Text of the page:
2.9M workers still on jobless benefits as weekly claims remain high

2.9M workers still on jobless benefits as weekly claims remain high

More than 2.9 million Americans are still on traditional state unemployment benefits as the number of people seeking weekly new claims appear to have settled at a level higher than previously hoped, the feds said Thursday.

Continuing claims fell by 366,000 from just over 3.26 million the week before, according to data released Thursday by the Labor Department. That figure stood at almost 16 million at the same time last year, in the thick of the pandemic.

Continuing claims have fallen significantly since peaks seen in 2020, but the figure remains about twice as high as pre-pandemic levels.

Initial filings for unemployment benefits, seen as a proxy for layoffs, reached 385,000 last week, down 14,000 from the prior week’s revised level of 399,000, the feds added.

Weekly new jobless claims exactly matched expectations from economists surveyed by Dow Jones.

Weekly new claims have fallen substantially from the 2020 peak of about 6.1 million new claims in a single week, but economists have expressed concern that in recent weeks, they appear to have settled at an elevated level.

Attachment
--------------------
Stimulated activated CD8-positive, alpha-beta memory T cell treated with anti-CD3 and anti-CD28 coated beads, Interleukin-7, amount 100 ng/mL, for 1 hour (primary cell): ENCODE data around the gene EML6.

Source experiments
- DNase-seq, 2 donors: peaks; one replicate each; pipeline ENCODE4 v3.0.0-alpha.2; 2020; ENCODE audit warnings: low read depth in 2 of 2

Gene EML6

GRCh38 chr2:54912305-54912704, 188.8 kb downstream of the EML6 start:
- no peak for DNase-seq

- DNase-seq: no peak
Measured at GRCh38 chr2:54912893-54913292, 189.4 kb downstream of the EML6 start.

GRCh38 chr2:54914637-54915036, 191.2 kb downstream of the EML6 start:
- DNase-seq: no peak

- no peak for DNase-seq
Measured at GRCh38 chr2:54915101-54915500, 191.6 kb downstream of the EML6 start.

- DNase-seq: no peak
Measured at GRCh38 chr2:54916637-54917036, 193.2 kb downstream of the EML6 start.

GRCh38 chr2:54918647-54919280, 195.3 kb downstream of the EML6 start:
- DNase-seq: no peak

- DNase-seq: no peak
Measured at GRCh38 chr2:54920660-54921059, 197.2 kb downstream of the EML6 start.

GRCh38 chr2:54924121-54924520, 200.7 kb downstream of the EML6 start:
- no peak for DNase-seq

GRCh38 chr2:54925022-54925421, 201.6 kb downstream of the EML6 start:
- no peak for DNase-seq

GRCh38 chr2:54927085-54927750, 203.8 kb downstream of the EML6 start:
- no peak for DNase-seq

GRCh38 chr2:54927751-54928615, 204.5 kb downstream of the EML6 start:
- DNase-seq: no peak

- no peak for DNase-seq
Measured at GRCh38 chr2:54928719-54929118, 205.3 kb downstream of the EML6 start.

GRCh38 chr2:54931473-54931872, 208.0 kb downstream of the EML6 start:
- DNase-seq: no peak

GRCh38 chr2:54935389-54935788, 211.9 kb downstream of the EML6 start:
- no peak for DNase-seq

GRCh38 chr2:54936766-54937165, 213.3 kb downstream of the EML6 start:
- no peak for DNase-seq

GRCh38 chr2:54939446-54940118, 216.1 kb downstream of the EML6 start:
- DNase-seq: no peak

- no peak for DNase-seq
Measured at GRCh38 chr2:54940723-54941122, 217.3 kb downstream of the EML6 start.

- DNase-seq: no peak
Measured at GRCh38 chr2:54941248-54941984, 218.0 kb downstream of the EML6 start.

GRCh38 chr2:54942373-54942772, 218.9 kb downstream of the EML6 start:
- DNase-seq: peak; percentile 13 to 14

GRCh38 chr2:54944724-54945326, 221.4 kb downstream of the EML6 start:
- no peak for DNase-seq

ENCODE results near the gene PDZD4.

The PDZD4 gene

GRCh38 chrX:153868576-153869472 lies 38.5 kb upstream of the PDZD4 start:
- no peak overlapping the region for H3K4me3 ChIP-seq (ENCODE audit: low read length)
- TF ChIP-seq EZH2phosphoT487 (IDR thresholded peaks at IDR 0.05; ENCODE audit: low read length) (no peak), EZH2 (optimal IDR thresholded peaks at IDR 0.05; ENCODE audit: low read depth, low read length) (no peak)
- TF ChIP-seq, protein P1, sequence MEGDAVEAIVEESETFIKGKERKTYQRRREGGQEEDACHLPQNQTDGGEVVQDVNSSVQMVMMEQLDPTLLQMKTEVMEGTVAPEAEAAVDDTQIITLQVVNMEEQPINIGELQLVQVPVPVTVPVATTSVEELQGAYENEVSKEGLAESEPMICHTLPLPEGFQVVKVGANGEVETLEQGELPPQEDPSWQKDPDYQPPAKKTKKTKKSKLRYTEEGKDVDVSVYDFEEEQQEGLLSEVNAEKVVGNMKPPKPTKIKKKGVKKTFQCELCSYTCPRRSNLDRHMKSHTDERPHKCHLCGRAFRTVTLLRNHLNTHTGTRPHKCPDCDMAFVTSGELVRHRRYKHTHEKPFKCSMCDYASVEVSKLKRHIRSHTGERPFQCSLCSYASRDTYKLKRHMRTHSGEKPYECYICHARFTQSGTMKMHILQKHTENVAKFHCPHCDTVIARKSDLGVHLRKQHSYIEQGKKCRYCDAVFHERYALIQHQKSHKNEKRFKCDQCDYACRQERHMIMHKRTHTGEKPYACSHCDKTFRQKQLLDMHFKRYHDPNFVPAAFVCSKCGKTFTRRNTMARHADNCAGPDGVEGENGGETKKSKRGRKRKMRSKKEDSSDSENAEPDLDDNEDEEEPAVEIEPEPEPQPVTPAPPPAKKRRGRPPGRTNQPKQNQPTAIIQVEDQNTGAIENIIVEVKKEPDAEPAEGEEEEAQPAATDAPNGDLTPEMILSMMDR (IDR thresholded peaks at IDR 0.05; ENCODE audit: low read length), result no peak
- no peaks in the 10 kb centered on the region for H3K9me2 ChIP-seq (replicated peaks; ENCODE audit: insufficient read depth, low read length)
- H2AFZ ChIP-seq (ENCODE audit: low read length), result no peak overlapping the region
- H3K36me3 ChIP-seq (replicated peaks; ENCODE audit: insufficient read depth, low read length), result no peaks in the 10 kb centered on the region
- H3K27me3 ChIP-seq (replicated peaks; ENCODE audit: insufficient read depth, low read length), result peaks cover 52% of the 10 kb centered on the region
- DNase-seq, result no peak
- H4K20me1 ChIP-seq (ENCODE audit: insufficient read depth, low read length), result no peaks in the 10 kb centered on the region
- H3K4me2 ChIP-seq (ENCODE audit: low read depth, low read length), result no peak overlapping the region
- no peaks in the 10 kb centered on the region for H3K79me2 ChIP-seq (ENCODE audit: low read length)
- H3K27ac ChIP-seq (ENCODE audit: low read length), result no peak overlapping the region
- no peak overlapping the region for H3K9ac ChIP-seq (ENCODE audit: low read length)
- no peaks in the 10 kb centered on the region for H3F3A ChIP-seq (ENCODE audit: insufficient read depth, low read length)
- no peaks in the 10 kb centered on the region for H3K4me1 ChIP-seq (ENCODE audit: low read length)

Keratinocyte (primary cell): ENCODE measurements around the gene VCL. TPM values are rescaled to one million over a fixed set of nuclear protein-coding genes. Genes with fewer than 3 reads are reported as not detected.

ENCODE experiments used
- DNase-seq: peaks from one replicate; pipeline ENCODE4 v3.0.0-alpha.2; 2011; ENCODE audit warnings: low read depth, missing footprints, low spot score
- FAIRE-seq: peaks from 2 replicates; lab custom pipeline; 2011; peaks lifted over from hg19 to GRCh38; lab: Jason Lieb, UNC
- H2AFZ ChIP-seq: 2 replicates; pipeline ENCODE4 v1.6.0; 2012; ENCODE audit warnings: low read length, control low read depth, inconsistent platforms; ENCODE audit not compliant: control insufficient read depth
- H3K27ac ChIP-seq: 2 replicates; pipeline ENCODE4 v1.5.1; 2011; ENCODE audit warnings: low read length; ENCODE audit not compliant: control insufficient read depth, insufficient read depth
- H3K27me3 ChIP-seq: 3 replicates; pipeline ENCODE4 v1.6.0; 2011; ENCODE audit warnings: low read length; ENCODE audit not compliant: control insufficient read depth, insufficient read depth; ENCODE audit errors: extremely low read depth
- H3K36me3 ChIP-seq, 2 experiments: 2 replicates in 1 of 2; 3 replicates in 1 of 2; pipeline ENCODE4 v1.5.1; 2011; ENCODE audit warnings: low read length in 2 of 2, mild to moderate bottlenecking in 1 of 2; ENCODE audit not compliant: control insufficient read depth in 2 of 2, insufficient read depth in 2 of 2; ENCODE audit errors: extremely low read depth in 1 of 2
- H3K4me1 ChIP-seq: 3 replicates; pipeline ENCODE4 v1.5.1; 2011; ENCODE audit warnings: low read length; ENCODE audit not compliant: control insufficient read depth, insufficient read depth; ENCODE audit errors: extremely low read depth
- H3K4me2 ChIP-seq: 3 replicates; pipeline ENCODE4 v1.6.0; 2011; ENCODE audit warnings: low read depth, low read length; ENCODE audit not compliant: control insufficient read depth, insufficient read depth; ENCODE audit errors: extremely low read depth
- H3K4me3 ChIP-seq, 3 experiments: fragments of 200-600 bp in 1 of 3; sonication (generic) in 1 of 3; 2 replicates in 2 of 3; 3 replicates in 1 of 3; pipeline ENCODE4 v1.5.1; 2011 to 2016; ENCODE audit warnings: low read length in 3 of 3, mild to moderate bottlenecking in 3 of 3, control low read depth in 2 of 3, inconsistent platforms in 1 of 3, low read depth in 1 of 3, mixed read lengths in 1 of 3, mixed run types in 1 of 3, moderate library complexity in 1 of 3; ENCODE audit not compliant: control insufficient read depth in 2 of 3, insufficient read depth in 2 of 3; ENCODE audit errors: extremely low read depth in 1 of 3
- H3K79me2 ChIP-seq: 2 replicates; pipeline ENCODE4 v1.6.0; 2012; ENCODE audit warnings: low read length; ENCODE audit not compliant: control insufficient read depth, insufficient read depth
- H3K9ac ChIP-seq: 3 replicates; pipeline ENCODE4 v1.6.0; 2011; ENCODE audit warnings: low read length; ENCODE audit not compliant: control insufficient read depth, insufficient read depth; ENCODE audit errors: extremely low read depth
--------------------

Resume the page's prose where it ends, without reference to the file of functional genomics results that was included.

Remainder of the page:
The country was averaging just over 200,000 new claims per week in 2019.

The Labor Department’s report comes before Friday’s release of the highly anticipated July jobs report.

Economists surveyed by Dow Jones expect the report will show the country added 845,000 jobs last month, maintaining the level of growth show in the prior month.

But on Wednesday, payroll processing firm ADP released their monthly report, which showed that the private sector hired just 330,000 workers in July, far below the 653,000 new jobs expected.

Friday’s report, which comes amid mounting concerns over the Delta variant of the coronavirus, will shed new light on the pace of the recovery in the labor market.

A chart showing seasonally adjusted insured unemployment.
A chart showing seasonally adjusted insured unemployment.
Feuer, Will

The round of new data also comes a week after the feds reported that the US GDP surged 6.5 percent in the second quarter of the year, falling short of expectations as inflation and supply shortages held growth back.

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